Recently, a string of problems started plaguing me.
I have had depression for 10 years. About a year ago, I started to attend counselling sessions at Concordia to deal with some of my experiences. When I began the counselling, my boyfriend at the time had his own demons to deal with. After dealing with his judgement long enough, I left him.
Less than two weeks after I broke up with him, I was mugged on my way home from school. One day, the jewellery store I worked at was robbed while I was on shift.
I had also been having regular bouts of flu, which turned out to be an obscure stomach disease.
By this point, many of my friends and family were worried about me. I was actually seeing the bright side to these events. As Eleanor Roosevelt said “A woman is like a tea bag â€” you can’t tell how strong she is until you put her in hot water.” I went through them and came out victorious.
I decided that since I was back to being myself and could handle dealing with my depression, a toxic relationship, a mugging, a robbery and now a stomach disease, I needed to follow my dreams. So, a month and a half after the robbery, I quit my job and took a solo trip to New Zealand and Australia for five weeks.
I landed in Auckland. New Zealand is a shade of green. Flying over the country, all you saw was green. It was like nothing I have ever experienced before.
On my way to Taupo and Wellington, I saw the volcano that was used as Mount Doom in Lord of the Rings.
I loved Wellington, where I tried 24 wines on a wine tasting tour. It was a fun party city. Thursday nights were ladies’ night. If men felt this was sexist and wanted to get in on the ladies’ night specials, they had to dress like women. I have never seen so many men in skirts and bras and still able to pick up ladies. I give them mad props.
From here, I went to Christchurch. One Indian cab driver told me how he used to call the city paradise before the earthquake that hit it last February. Now, he cannot say the same.
The city is still in ruins. The earthquake hit their central business district the worst. Only two streets lead to the centre of the damage. I saw firsthand how selective an earthquake is. A building would be completely in shambles while the one next door would be pristine.
It was time to say “kia ora,” which means “good health” in Maori, and G’day to my next stop: Australia.
I spent three days in the Cape Tribulation rainforest. My next stop was Cairns (pronounced Cannes), Australia. It would be here where I met some mates that I will never forget. On my first day in Cairns I decided to face my fears. Despite having never even been on a rollercoaster, I decided to go skydiving from 11,000 feet.
I signed my life away, and up I went. My tandem partner was Max, a gnarly man who has survived over 60,000 jumps. He told me how to position myself when my legs would be dangling from the edge of the plane.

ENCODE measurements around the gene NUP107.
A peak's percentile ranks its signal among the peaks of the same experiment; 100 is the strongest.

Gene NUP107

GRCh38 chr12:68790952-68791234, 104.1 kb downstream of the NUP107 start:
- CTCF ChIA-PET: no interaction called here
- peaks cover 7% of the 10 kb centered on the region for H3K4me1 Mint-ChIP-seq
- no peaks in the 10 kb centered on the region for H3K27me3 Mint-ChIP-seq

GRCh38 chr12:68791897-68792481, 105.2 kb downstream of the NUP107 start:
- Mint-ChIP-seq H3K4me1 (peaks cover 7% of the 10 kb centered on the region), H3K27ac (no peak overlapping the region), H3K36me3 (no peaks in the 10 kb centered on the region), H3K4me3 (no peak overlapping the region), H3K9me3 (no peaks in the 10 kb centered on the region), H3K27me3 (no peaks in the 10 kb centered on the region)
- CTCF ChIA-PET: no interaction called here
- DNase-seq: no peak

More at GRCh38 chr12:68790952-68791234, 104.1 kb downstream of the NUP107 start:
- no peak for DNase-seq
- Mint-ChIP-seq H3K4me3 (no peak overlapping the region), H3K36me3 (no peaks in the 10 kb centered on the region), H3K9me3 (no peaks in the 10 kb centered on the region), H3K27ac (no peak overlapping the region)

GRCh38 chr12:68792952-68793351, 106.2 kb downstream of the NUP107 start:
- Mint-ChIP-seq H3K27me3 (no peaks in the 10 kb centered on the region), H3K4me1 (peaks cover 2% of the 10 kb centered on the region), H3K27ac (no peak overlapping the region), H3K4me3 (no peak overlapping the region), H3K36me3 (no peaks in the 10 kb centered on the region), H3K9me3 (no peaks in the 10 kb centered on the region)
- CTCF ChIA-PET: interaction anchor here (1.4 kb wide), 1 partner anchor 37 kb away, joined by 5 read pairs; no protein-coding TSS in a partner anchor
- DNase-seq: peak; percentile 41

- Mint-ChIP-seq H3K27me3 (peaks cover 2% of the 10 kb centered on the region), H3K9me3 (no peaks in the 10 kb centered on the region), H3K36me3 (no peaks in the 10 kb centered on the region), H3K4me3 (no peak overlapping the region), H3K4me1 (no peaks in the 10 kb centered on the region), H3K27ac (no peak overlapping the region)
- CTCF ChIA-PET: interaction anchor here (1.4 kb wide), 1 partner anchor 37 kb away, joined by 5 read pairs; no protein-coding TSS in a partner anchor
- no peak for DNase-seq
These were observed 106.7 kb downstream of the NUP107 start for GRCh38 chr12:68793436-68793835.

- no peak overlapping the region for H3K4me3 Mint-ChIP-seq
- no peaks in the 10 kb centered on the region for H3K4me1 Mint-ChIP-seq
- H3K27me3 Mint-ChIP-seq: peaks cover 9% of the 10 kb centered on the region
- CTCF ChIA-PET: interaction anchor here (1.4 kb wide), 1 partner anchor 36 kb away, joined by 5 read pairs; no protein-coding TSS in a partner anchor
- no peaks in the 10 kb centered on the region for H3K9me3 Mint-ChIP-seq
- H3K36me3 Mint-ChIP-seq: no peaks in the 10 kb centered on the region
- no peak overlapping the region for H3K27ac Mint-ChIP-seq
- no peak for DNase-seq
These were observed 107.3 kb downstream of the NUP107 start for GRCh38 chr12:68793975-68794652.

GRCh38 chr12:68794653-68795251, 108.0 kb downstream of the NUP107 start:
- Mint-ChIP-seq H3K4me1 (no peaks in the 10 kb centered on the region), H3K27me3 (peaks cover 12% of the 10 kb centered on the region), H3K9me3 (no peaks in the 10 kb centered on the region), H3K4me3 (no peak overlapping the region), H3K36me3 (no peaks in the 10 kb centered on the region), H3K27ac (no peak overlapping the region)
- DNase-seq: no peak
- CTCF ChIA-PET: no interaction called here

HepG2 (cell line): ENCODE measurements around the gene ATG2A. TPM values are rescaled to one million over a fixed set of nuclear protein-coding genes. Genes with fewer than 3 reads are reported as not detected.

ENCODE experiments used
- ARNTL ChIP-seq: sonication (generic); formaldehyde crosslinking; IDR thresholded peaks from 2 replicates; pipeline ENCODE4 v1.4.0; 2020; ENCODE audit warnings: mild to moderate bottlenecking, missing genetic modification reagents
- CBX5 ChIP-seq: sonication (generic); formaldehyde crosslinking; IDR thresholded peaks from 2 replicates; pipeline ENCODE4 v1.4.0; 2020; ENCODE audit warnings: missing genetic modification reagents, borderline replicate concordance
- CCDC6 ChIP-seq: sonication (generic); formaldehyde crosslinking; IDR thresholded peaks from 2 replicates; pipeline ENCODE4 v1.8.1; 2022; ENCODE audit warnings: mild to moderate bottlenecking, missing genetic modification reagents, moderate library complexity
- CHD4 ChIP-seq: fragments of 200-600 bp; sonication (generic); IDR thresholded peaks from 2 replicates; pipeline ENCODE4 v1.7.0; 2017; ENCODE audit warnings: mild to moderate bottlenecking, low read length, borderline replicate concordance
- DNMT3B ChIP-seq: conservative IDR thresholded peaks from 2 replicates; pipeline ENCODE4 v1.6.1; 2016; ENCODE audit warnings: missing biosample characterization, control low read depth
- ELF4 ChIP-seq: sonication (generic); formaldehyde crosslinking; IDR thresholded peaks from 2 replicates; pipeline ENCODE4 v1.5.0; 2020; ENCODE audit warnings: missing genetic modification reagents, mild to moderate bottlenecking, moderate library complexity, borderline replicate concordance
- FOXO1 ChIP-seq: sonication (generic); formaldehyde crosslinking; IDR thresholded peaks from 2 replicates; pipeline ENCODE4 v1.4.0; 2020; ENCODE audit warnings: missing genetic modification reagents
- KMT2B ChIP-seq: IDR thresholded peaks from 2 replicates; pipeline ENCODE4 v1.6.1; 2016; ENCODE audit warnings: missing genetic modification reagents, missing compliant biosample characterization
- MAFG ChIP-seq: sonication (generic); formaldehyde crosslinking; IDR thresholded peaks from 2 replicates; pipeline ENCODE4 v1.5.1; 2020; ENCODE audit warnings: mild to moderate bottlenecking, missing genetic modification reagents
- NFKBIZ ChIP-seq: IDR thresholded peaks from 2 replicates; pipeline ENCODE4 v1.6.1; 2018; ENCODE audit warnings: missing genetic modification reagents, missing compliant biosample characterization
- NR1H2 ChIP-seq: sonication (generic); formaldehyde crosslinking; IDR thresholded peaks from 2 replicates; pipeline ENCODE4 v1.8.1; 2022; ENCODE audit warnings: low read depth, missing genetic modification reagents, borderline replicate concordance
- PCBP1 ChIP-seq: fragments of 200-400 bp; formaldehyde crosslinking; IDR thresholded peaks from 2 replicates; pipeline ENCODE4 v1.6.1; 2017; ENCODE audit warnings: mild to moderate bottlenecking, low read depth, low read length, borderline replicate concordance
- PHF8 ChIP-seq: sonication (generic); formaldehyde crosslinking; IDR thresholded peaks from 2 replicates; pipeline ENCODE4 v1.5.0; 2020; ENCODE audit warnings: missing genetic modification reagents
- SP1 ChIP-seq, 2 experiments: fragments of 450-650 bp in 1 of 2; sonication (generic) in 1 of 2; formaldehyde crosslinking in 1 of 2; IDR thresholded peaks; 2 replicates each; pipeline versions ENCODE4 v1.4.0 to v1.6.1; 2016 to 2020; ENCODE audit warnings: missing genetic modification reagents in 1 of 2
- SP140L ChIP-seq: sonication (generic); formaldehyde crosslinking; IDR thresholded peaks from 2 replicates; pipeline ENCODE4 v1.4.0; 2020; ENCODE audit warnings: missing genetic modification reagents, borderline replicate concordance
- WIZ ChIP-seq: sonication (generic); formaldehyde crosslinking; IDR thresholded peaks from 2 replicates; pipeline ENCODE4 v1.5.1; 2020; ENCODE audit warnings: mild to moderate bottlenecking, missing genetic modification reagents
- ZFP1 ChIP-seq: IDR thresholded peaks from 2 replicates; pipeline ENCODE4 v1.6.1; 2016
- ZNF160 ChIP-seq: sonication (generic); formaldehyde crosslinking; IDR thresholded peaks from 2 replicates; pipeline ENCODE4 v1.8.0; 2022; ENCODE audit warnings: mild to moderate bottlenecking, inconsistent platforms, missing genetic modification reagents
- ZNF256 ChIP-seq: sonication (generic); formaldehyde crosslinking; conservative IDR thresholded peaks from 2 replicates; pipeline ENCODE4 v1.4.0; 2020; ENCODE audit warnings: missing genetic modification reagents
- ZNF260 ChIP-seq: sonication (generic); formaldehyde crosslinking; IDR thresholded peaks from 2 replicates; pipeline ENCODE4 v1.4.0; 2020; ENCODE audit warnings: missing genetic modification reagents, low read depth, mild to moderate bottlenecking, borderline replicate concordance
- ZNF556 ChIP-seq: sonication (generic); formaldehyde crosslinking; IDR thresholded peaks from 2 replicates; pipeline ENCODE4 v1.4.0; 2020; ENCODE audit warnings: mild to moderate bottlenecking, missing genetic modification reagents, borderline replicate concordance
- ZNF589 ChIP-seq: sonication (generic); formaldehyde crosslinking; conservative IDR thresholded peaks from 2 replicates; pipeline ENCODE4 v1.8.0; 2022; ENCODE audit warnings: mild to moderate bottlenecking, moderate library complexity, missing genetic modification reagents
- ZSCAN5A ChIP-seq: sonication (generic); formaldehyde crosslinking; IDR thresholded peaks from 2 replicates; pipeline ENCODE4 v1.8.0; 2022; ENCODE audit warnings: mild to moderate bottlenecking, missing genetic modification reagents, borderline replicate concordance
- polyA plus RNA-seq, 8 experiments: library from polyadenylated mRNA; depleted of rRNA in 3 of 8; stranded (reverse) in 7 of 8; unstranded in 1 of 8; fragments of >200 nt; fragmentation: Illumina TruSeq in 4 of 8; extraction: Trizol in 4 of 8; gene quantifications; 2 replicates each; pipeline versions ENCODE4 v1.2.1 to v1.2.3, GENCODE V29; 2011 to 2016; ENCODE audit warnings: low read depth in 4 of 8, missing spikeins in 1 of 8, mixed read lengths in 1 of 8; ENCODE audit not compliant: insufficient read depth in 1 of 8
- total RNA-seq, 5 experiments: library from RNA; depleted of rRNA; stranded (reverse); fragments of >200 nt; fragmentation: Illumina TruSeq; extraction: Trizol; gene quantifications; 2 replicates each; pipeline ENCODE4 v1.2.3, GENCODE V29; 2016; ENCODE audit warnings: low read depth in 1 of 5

The door opened and all I saw were clouds: big, fluffy clouds. They were so inviting and were basically asking to be jumped through. And then we fell…
Next day, I went snorkeling in the Great Barrier Reef. I had never been before and thought I
would just see some coral and fish. When I opened my eyes underwater, it was
like looking into a giant aquarium. The space between the top of the coral and the surface of the water was so sparse that I scraped my feet on them! I ruined Nemo’s home.
A general warning: if you are going to spend two nights on a racing sailboat, be ready to party and play some of the weirdest drinking games all night long, sleep in a room with 25 people and still have to wake up at 6 a.m. by two skippers.
Next up was Surfers’ Paradise â€” the Miami of Australia. Here I learned how to surf and how ladies’ night works in this city. Two buff, topless, Aussie boys are hired to do whatever the women want. You could put edible body paint on them, do body shots off them, etc. Also, women drink for free â€” all night long. This is sexism I could get on board with.
The downside is that it’s against Australian law to be drunk in a club. If you are tipsy or look like it you will be kicked out.
In Sydney, I challenged myself once more, deciding to climb the Sydney Harbour Bridge. The structure is 134 meters high, 1,149 meters in length and it’s 1,437 steps â€” information we are not told before we sign our lives away and begin the climb.
I strapped myself in, thought, ‘If Oprah could do this, so can I.’ I climbed up four rows of ladders. Making it to the top, seeing all of Sydney, including the Opera House, the amusement park, the botanical garden and three weddings in progress, was so amazing that my mates and I broke out into a victory dance.
After staying in Sydney for five days, I headed to Melbourne (pronounced Melbin). Here, we
visited a chocolate factory, saw koalas again, wet on another wine tasting tour and finally, the piece de resistance: every night at sunset, hordes of foot-tall penguins escape from the ocean and waddle across the beach. The night I went there were over 800 of them.
My mate Nicole wanted me to plan our day in Australia. Since our first day, I would always watch and try to understand how Aussie Rules works. This game is a mix of football, rugby, soccer and street fighting. An indication of what a mess the game is: seven referees are required on the field.
After five weeks, it was definitely tough leaving behind new friends and a lifestyle to which I had became accustomed.
The road from rock bottom to New Zealand and Australia was lined with lessons learned. The one person we should never give up on is ourselves. My trip taught me just how independent and how quickly we could adapt to foreign surroundings. Test yourself, live your dreams, don’t dream your life.
Recently, a string of problems started plaguing me.